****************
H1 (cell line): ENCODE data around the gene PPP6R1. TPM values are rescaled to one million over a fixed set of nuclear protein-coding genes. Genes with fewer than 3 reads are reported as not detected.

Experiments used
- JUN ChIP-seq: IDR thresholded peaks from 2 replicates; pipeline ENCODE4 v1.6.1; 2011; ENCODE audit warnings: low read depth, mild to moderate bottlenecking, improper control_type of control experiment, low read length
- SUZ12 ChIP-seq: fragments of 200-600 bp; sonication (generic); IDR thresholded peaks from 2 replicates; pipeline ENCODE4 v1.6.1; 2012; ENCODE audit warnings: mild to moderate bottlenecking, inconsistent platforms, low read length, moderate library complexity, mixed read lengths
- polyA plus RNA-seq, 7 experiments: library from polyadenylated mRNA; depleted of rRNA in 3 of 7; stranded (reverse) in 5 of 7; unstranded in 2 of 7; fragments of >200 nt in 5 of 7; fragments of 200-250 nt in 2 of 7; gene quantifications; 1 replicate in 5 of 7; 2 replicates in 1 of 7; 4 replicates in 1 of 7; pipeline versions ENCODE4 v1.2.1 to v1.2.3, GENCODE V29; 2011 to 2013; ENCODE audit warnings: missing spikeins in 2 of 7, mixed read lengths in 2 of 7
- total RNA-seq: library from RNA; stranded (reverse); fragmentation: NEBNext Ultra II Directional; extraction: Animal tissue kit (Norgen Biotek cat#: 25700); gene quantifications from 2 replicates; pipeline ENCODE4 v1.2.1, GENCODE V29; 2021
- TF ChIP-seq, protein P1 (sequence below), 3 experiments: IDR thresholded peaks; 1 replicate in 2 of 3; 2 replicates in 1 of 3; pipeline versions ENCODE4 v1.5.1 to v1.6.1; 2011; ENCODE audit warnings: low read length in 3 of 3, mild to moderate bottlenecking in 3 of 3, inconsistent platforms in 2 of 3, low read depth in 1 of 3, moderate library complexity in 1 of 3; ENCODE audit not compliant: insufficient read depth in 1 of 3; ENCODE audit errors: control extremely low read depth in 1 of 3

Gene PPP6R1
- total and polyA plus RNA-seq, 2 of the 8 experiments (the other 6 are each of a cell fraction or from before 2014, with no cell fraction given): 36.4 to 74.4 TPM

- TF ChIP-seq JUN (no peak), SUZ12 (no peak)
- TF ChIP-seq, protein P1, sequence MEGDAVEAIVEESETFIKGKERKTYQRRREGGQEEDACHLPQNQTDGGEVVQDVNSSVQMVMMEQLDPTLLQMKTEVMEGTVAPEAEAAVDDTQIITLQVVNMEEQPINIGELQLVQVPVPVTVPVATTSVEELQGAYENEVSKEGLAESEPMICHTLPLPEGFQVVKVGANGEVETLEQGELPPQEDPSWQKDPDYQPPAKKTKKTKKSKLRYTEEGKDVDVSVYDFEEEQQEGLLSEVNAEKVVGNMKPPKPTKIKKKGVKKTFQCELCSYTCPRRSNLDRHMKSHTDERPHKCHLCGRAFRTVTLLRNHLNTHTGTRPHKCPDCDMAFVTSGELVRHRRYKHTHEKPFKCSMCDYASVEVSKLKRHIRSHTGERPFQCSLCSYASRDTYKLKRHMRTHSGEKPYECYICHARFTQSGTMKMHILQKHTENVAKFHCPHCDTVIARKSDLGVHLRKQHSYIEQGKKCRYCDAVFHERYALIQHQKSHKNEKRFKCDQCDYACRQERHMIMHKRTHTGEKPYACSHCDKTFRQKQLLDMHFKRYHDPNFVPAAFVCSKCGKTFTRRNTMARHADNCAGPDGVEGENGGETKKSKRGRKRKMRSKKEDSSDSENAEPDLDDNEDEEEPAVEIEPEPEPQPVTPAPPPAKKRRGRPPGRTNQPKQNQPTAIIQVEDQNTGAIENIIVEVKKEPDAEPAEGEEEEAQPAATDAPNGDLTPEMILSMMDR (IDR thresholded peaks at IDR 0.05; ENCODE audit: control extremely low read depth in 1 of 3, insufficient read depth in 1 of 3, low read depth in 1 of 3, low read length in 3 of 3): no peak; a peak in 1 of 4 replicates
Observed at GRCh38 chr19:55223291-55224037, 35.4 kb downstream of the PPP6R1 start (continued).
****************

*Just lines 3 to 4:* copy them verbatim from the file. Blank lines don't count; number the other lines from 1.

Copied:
- JUN ChIP-seq: IDR thresholded peaks from 2 replicates; pipeline ENCODE4 v1.6.1; 2011; ENCODE audit warnings: low read depth, mild to moderate bottlenecking, improper control_type of control experiment, low read length
- SUZ12 ChIP-seq: fragments of 200-600 bp; sonication (generic); IDR thresholded peaks from 2 replicates; pipeline ENCODE4 v1.6.1; 2012; ENCODE audit warnings: mild to moderate bottlenecking, inconsistent platforms, low read length, moderate library complexity, mixed read lengths